I feel the documentation needs to push people to the “API” approach even if we do no explicitely use the terms “complience” (with the exception of OR-UK of course).

Which is the latest version of the 3.0 docs? This one? About — Open Referral Data Specifications 2.0.1 documentation

What’s the best way for us to comment on the final docs? Do we want to have a Google Doc so we can use its comments/suggestions feature to get specific on language and structure?

As for the API part, I think it should be in the Human Services Data Spec section, maybe placed under the “Logical Model”.

Yes that’s the one @devin. Just have to ensure 3.0-dev-update is selected bottom left which judging by the link you’ve sent you’ve figured out.

I believe @davidraznick plans to update the various sections within the ‘HUMAN SERVICES DATA SPEC’ to make it API focused - including that one.

I’m not sure whether there’s a G Doc and the mechanism for making comments but will check with David and get back to you.

I do have an update/proposal drafted summarising what we agreed and next steps based on the last meeting which I’ve had to adjust based on the conversations in this thread.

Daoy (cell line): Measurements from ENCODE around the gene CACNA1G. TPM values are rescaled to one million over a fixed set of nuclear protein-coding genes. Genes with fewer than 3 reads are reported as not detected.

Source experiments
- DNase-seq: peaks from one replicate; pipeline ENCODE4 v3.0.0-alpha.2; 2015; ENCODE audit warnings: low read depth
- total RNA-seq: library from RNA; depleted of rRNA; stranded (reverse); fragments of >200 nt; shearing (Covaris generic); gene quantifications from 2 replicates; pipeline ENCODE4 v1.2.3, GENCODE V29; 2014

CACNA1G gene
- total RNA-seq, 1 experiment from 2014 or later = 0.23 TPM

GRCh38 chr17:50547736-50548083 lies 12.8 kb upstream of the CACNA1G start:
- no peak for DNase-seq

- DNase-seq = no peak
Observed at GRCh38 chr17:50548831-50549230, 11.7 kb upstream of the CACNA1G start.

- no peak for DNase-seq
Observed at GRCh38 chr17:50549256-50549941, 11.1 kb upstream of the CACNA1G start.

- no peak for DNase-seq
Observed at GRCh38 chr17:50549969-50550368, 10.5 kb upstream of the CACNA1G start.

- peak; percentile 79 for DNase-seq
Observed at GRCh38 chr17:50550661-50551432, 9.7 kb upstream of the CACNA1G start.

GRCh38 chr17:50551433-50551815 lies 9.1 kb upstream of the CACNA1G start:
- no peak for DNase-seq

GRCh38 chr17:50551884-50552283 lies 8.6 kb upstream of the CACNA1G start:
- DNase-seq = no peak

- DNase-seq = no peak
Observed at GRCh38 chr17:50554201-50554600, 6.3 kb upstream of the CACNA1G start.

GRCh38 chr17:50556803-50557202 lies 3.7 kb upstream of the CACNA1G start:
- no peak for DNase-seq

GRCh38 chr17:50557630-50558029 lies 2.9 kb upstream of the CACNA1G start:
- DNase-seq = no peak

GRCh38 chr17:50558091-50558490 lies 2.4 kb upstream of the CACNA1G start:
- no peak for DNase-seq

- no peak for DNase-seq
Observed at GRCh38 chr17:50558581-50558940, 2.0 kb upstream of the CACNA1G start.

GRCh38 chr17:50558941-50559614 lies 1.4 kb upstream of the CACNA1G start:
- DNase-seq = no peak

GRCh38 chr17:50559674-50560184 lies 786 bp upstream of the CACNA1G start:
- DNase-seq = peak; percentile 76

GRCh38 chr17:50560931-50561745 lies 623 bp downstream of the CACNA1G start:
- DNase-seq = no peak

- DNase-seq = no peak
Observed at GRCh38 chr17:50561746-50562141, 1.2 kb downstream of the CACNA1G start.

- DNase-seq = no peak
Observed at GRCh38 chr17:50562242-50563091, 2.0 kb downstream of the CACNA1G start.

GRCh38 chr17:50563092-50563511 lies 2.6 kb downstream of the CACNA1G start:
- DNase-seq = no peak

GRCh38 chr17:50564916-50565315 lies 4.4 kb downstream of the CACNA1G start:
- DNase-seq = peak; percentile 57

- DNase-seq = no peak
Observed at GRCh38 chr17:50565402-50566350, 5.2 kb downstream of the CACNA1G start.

That will be posted after xmas now though.

@MikeThacker that summary/proposal should cover off your query to David and I yesterday once it’s finilaised.

Have a great Xmas all!


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This is a wonderful conversation. Thanks, all.

I think that the most important thing that we can do to ensure that implementers use the API spec is to make sure that the documentation is entirely API-centric. This is in line with our proposal for HSDS 3.0 anyway - if we’re moving to being an API-first spec then we’ll want to change the language throughout the documentation, change the examples, and ensure that the whole experience of someone starting to use the standard is API-first. That way, we’re removing the perception of choice: this is an API specification; you don’t need to choose formats.